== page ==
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Average wage rates in St. Louis, Mo., and Manchester, England, in 1889 and

1891.
[From Bulletin No. 18, United States Department of Labor.]

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ADVANTAGES OF AMERICAN LABOR. A great deal has been written and said about the superior advantages which American labor holds over the labor of other countries. In August, 1901, a wealthy Scotch manufacturing firm sent a delegation of workmen to the United States to investigate practical conditions and compare them with British conditions of labor and wages. There were twelve men in the party, selected by popular vote from their fellow-workmen in the shops, and representing the following trades: Pottery, painting, decorating, upholstery and woodwork, engineering, railways, building, mining, textile working, metallurgy, coach building, and electricity.

The delegation visited Pittsburg, Cleveland, Buffalo, New York, Paterson, Fall River, Trenton, Philadelphia, East Liverpool, Ohio, and Niagara, crossing over into Canada.

The report •made when they returned, after a thorough investigation of the practical features of the artisan's life, was very complimentary to the American mechanic and artisan, and showed that under the beneficent economic policies which now prevail in this country the American working man enjoys many advantages over his neighbor across the water.

They reported that the ordinary craftsman received more cash in return for his labor in the United States, and thus could command many and more varied luxuries than his British cousin, but, at the same time, he has to pay far more for these luxuries than he would on the other side of the Atlantic. A frugal American artisan, however, has it within his power to save money, which is denied his British rival. The very fact that the American receives more money in hand at the week's end gives him this opportunity to save, because the British workman seldom receives the same

own.

amount, and, therefore, is denied any opportunity of hoarding the needful for a rainy day."

The delegation reported that the United States will not only provide for its own wants in the near future, but will be, in addition, able to supply a great portion of the wants of the civilized world.

During the past thirty years it has been noted that in textile fabrics alone America has gone to the front, and in the flax, silk, hemp, and similar industries the Americans can now hold their

The trade of India and Scotland, to a large extent, still depends on the buyers in the United States, but year after year it is becoming more evident that the buyer will not only produce his own goods but will quote to the merchant who was originally a seller. In such a commodity as binder twine, for instance, it is not a great number of years since the American farmer used British-made twines. Now the British market is overrun with the American production, thus reversing the former order of things.

Wages in America total far more as compared with British pay. This increase may be placed at one-half to two-thirds more than is earned in England and Scotland. The men from whom this was learned were mechanics, factory workers, dyers, stonecutters, and various other trades.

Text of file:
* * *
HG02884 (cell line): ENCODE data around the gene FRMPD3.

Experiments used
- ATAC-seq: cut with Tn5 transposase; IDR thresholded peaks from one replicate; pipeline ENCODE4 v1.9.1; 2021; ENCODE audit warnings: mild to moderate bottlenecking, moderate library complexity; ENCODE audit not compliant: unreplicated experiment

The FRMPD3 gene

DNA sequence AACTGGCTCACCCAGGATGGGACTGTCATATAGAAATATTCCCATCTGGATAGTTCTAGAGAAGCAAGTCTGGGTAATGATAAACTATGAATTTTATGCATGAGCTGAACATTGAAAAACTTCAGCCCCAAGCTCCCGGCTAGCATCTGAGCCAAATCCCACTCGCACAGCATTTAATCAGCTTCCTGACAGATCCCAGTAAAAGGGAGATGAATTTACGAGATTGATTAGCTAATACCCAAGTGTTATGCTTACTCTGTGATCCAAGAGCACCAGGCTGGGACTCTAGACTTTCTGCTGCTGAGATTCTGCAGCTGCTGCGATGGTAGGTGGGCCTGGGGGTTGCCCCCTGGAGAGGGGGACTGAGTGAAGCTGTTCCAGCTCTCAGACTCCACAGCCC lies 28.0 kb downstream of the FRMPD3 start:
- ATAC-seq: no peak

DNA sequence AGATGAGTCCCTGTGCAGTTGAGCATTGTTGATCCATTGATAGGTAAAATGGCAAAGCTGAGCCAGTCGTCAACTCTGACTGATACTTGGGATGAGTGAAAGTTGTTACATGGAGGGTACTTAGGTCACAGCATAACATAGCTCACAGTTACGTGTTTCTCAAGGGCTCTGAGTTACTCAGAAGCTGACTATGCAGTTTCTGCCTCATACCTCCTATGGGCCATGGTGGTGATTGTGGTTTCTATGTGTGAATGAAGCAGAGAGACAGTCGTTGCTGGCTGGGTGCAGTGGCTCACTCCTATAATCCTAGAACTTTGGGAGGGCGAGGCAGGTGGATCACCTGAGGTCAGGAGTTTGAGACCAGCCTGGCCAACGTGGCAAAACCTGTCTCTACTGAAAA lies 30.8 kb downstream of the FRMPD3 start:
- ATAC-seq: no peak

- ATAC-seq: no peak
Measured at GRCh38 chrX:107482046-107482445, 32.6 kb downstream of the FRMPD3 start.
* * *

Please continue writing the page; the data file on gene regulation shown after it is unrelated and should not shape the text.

The delegation reported that not in a single instance did they find the American workman paid lower wages than the British workman.

The delegation reported that the climatic conditions of America to a certain extent favor the workingman and the workingman's wife. Looking back upon the pottery district of Trenton, and even in the larger city of Philadelphia, it was with pleasing satisfaction they noted the evening promenade of the sexes. Hatless the ladies came; coatless, often, were the gentlemen. The ladies' dresses of light material, minus gloves, and even with arms bare, carried a comforting look under the cloudless skies. The houses of the working classes were enticing externally, and the inside arrangements far ahead of workingmen's houses in England or Scotland.

They visited Paterson, N. J., and studied the textile industry. Here they learned that the all-important item of wages shaded British pay bills, and that even women gained almost as much hard cash within the walls of a Paterson factory as males do in England. It was intensely gratifying to them to note that female labor was assessed at greater value than it is abroad, and as it should be in a great many instances where it certainly is not.

They reported that for one tipsy man in America they would see twenty in England. They did not see half a dozen tipsy men on the continent, and in Glasgow, say, during the same time, they would have been able to view a hundred.

EXCHANGE VALUE OF FARM PRODUCTS.

PRICES OF RAW MATERIALS COMPARED WITH PRICES

OF MANUFACTURED ARTICLES, 1896 AND 1901. During the last few years, when prices in general have advanced, it is interesting to determine in what degree the producer of the farm products has been benefited by the rise.

The table which follows has been prepared from official figures recently published, and shows the per cent of advance in 1901 as compared with 1896, the commodities being grouped as in the original source. The comparisons are between wholesale prices, as in the language of the original report “They are more sensitive than retail prices' and more quickly reflect changes in conditions.”